My great grandfather, Jay Combs, along Justice WC McCall, were the organizers of taking the census prior to the annexation in 1913. The city leaders wanted an accurate count of the impact of the annexation on population size. It was determined that the City of Miami grew from 13,000 to a total of 20,000 residents as the result of this annexation.
EA Waddell opened the first real estate office in Miami and he remained in real estate throughout his lifetime. His office was originally located at 239 12th street (later renamed Flagler Street). The office later moved to 105 NE Second Street in the 1920s, which was across the street from Gesu Catholic Church.
Waddell had a policy of only selling property that had the potential to be improved. He maintained his integrity in real estate sales even during the frantic 1925 real estate boom. This boom was a time when binder boys were quickly flipping lots that most likely were under water. Many of the buyers purchased the lots without ever seeing them. Waddell had no interest in participating in the practice of flipping lots.
The early focus of Waddell & Johnson was to sell the lots that they owned and platted. Many of his early buyers were Waddell’s friends from Key West. The steamer that ran between Key West and Miami paid early dividends for the duo.
Prior to the time of his death, his real estate interests were so vast that he held the distinction of owning the largest coconut plantation in the world, located on one of the keys near Cape Sable. While real estate may have been Waddell’s primary business interest, he was also very involved with Miami’s early banks.
First National Bank of Miami
The Bank of Bay Biscayne opened its doors for the first time on May 2nd, 1896. It was the first state bank to open in the newly incorporated City of Miami. Henry Flagler ensured the early success of the newly formed bank by making regular deposits to keep the bank solvent. After early trepidation, the citizens of Miami began to trust the bank and deposits increased rapidly.
After seeing the need for more than one bank, Waddell helped Edward Coleman Romfh found the First National Bank on June 10th, 1902. Romfh was a bookkeeper for the Bank of Bay Biscayne prior to becoming the first president of First National Bank of Miami. Waddell was both a founder and a member of the board of directors. Other notable officers of this new bank were WM Burdine, John Seybold and James E. Lummus.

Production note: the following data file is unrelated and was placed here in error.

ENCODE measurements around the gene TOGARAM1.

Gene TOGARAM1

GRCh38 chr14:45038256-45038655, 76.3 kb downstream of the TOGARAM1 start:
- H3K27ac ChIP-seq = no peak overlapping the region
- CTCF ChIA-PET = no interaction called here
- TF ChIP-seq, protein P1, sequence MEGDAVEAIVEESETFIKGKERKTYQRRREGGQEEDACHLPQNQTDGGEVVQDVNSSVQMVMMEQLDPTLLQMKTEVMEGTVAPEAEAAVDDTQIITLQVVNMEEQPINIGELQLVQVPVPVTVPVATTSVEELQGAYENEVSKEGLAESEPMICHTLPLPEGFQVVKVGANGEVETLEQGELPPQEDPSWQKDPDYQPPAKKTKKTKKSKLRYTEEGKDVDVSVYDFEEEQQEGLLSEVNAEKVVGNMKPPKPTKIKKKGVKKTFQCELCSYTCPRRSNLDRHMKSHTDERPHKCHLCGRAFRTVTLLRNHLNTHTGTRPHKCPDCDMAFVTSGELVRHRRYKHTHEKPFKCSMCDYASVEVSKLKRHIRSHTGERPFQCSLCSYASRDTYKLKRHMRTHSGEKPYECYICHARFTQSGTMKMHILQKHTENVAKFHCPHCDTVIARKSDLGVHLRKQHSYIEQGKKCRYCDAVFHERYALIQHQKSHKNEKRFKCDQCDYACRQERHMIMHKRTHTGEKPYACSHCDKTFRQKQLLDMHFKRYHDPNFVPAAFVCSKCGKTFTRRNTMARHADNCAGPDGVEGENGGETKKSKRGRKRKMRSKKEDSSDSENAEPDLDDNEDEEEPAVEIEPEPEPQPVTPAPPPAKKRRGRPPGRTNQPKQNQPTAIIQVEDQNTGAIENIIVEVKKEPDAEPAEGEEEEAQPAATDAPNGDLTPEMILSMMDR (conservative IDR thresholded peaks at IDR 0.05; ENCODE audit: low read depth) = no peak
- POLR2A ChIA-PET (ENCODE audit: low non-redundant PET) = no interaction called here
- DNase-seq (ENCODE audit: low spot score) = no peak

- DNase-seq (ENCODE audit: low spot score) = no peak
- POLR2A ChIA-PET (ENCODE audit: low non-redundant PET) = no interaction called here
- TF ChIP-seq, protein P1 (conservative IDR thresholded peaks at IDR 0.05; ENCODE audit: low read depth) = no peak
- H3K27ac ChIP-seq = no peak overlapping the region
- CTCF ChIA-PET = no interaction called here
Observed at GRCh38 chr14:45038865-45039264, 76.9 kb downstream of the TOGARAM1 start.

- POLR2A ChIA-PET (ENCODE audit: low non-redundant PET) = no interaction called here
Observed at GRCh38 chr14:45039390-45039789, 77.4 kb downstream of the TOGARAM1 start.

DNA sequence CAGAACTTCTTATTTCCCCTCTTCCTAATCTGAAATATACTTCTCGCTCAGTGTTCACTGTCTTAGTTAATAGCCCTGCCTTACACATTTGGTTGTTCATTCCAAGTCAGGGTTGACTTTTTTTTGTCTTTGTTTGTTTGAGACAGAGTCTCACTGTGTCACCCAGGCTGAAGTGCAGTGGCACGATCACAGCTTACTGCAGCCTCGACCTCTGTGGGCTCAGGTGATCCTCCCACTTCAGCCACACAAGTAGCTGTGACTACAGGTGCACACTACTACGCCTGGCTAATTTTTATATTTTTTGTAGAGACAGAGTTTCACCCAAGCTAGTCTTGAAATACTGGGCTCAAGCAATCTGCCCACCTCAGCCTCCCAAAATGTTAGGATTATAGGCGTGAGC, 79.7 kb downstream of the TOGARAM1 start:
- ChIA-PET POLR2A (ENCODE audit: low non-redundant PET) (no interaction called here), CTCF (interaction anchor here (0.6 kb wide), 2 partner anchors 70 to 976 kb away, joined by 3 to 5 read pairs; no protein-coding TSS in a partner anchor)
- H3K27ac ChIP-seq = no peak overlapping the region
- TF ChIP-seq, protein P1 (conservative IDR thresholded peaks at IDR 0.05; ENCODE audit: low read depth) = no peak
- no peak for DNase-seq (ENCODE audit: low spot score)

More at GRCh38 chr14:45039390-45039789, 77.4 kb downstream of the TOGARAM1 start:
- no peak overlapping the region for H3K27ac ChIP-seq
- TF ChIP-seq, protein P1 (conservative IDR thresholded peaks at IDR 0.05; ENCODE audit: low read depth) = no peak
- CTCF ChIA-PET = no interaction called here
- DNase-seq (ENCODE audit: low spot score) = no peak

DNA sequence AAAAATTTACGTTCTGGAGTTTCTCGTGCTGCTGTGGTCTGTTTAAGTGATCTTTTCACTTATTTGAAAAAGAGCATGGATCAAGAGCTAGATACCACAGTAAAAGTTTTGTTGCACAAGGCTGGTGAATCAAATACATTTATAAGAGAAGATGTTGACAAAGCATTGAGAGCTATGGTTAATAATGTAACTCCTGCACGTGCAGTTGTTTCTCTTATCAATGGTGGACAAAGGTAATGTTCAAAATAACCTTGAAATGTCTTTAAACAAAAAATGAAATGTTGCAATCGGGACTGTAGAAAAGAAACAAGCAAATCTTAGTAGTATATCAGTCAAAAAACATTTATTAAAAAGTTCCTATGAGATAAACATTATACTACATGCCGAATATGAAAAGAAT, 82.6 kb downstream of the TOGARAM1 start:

First National opened for business on December 1st, 1902. From the day of its opening, the bank was largely successful. A roomy and comfortable bank building was opened on the corner of Twelfth Street and Avenue C (Flagler Street and NE First Avenue). This building would suffice for the first 20 years of business, but the bank quickly outgrew the original building.
The 1902 First National Bank building was replaced with a ten story bank building in the same exact location. The new building opened for business in 1923. This ten story building still sits on Flagler Street today at 101 East Flagler Street. It was renovated and converted into the First Flagler Condominiums.
The renovation effort may have inadvertently preserved the “First” from the First National Bank name to provide a connection to its past as a bank building. Most likely the “First” in the name was just referring to the avenue running adjacent to the building, but it is nice to believe that there was some historic link associated with the name of the condominium building. History has a funny way of linking coincidence with irony.
In addition, the residents of First Flagler retrieve their mail from the vault of the old First National Bank. It was said that it was so difficult to try to remove the very heavy vault from the building that the renovation team chose to just leave the vault and use it for the mail room.
First National Bank remained at 101 East Flagler Street until it moved into a new building on Biscayne Boulevard in 1959. The new bank building resided at 100 South Biscayne and featured parking on premise. This was a new concept for downtown buildings in Miami at the time. The bank later moved across the street to the Wachovia Building in 1983. Today, Vitas Healthcare resides in the 100 South Biscayne building.
The bank operated as First National Bank of Miami until it changed its name to South East Bank in 1969. It continued to operate as South East Bank until it was liquidated by the FDIC in 1991.
The Waddell Bldg (Building)
EA Waddell was responsible for the development of part of Avenue D just north of 12th Street in the 1910s. Avenue D was later renamed Miami Avenue and 12th Street was renamed Flagler Street in 1920. Many of the original buildings are no longer standing on this block, however, Waddell’s named building still remains.
Although the two story building appears to need a paint job and some restoration work, it does represent a style of building very prevalent in the early part of the twentieth century. Offering both a store front ground level and a second story which features a balcony for either hotel or apartment dwellings.
The Waddell Building was built in 1914 in an architectural style called Vernacular Commercial. It was appropriate for the time because it combined both retail and residential opportunities in a growing urban area.
One of the very first tenants of the Waddell Building was the temporary home of the Bank of Bay Biscayne in 1915. The bank was replacing its single story building with a much larger bank building in nearly the same spot, and needed a temporary location to conduct business during construction.
From its inception, the Waddell Building featured some notable tenants that were very popular with early Miamians. One of those locations was a delicatessen called the ‘Boston Lunch’ which open its Waddell Building location in 1919. Another prominent tenant was Fay’s, a famous women’s clothing store. Fay’s started doing business at the Waddell Building in August of 1928.